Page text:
Uncertainty of aid inflows and the growth relationship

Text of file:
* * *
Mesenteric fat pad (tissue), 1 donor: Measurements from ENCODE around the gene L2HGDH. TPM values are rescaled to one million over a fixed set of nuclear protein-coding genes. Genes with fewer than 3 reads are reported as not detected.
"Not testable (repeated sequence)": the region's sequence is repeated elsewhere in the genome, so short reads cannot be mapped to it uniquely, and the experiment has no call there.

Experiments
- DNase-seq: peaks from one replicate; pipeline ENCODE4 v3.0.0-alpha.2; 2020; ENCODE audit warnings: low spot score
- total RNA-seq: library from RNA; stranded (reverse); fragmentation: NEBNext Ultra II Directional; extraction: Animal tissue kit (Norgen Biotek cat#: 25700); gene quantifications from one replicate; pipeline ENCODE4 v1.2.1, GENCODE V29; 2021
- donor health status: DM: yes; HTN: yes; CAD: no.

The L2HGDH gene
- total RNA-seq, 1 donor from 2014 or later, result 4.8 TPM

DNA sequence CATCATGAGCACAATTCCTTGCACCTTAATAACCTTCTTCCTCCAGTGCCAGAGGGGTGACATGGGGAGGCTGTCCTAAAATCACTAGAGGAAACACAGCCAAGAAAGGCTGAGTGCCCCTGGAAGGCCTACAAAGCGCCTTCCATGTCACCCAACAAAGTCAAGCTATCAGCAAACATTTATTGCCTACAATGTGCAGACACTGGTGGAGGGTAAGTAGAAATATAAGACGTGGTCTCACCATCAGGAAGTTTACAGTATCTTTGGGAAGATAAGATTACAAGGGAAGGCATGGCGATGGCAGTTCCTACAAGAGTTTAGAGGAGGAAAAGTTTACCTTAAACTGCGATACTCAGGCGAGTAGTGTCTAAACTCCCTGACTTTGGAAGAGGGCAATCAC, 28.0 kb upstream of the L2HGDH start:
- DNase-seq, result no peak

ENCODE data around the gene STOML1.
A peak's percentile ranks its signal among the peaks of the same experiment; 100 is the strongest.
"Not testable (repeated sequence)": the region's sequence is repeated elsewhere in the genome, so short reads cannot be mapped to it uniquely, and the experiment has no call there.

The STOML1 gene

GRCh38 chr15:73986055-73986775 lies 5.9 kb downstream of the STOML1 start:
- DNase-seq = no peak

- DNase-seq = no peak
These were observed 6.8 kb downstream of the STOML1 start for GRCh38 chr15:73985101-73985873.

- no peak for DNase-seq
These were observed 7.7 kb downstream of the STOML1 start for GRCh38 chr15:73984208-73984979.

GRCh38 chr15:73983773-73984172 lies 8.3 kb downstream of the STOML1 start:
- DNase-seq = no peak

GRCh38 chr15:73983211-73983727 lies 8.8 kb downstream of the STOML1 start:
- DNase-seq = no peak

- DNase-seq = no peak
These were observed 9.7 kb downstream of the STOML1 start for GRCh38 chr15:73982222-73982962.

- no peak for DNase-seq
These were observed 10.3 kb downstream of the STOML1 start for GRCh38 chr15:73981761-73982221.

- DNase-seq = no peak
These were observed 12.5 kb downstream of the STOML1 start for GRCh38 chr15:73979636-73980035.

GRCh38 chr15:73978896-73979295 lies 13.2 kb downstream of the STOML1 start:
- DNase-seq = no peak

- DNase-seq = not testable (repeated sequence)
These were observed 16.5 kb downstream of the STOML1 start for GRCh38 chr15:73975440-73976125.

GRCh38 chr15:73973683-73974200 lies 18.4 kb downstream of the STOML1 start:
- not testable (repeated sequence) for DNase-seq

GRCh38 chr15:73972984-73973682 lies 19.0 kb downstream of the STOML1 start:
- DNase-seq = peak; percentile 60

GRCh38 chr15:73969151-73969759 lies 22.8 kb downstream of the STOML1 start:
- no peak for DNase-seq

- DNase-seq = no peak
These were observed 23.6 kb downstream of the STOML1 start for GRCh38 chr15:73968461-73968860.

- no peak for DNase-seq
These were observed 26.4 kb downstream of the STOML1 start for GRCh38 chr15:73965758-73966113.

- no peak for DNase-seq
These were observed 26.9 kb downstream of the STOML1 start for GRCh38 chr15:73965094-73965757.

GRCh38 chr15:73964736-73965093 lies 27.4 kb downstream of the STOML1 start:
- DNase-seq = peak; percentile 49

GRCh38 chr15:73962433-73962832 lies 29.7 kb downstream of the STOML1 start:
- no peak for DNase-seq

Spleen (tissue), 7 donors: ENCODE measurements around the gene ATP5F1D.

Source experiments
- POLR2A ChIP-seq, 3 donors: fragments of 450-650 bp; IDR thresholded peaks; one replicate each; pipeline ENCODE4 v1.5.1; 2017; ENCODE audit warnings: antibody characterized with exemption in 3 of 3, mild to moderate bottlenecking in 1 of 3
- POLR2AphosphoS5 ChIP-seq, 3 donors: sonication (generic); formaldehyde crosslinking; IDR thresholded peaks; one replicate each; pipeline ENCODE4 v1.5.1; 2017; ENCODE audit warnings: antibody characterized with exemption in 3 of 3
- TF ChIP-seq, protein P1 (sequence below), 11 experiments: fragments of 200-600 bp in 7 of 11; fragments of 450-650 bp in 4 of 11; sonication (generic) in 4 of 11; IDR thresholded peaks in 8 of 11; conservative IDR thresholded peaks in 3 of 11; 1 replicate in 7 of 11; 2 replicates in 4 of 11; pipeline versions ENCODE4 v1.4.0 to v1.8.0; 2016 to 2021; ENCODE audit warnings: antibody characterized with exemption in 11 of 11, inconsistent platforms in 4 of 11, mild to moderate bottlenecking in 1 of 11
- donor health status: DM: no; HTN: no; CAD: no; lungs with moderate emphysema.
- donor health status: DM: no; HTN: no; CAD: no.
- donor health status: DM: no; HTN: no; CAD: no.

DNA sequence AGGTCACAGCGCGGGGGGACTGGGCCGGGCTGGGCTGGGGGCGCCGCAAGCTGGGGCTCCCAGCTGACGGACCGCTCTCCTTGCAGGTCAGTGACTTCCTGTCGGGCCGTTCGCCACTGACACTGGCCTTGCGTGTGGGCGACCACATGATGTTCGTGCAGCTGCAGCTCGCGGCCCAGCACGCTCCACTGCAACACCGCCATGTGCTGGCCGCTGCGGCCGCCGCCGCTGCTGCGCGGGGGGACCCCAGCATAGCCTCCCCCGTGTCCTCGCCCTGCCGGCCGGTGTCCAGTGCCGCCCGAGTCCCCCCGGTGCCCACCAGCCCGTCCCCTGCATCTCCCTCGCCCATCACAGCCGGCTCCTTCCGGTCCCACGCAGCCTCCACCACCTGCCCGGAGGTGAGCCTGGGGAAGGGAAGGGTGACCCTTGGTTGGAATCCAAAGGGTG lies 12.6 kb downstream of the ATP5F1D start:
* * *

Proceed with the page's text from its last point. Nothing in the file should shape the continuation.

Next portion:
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This paper contributes to the literature on aid and economic growth. We posit that it is not the levei of aid flows per se but the stability of such flows that determines the impact of aid on economic growth. Three measures of aid instability are employed. One is a simple deviation from trend, and measures overall instability. The other measures are based on auto-regressive estimates to capture deviations from an expected trend. These measures are intended to proxy for uncertainty in aid receipts. We posit that such uncertainty will influence the relationship between aid and investment and how recipient governments respond to aid, and will therefore affect how aid impacts on growth. We estimate a standard cross-country growth regression including the leveI of aid, and find aid to be insignificant (in line with other results in the literature). We then introduce measures of instability. Aid remains insignificant when we account for overall instability. However, when we account for uncertainty (which is negative and significant), we find that aid has a significant positive effect on growth. We conduct stability tests that show that the significance of aid is largely due to its effect on the volume of investment. The finding that uncertainty of aid receipts reduces the effectiveness of aid is robust. When we control for this, aid appears to have a significant positive influence on growth. When the regression is estimated for the sub-sample of African countries these findings hold, although the effectiveness of aid appears weaker than for the full sample.